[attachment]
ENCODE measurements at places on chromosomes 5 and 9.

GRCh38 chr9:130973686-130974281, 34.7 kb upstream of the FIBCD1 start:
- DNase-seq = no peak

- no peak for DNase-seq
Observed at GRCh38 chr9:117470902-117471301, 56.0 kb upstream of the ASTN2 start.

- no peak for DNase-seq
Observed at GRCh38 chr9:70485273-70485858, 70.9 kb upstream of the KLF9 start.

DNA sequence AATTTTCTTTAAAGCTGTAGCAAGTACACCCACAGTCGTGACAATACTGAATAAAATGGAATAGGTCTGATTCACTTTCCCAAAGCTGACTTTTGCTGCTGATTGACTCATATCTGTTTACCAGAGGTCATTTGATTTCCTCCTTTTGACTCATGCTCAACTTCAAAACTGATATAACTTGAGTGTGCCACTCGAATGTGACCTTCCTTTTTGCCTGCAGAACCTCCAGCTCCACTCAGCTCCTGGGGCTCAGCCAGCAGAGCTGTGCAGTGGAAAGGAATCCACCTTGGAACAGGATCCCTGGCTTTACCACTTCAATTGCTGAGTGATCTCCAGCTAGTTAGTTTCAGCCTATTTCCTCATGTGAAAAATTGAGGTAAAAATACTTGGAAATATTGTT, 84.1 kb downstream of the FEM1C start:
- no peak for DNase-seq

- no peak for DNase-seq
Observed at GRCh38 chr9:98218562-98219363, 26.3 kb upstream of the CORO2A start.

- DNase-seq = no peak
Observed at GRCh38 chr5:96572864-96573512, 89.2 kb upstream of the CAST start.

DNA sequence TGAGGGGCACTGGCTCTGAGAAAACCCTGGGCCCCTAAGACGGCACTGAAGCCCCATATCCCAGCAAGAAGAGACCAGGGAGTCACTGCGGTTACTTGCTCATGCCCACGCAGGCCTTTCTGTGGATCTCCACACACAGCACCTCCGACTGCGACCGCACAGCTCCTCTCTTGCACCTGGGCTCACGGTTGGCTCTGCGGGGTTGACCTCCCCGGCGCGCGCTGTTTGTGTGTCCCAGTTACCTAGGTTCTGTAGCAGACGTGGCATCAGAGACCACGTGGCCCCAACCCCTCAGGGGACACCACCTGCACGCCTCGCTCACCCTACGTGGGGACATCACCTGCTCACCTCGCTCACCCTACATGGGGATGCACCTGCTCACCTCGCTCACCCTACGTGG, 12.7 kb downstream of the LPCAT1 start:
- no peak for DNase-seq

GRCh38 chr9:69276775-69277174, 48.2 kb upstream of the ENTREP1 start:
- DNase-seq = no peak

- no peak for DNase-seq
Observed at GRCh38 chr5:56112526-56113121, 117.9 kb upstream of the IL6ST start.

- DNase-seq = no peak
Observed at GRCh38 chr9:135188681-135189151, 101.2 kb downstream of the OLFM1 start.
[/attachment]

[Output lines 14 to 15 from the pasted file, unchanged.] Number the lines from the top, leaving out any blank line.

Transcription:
DNA sequence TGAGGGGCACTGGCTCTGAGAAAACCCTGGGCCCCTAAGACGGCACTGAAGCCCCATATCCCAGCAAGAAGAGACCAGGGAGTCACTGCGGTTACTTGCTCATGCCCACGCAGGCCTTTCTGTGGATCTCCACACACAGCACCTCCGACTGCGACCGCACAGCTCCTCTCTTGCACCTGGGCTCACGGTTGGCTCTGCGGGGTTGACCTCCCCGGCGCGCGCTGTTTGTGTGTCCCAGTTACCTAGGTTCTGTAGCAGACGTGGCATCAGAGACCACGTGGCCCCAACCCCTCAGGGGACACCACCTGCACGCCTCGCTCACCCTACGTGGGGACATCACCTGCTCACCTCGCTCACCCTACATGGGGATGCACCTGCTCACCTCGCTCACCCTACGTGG, 12.7 kb downstream of the LPCAT1 start:
- no peak for DNase-seq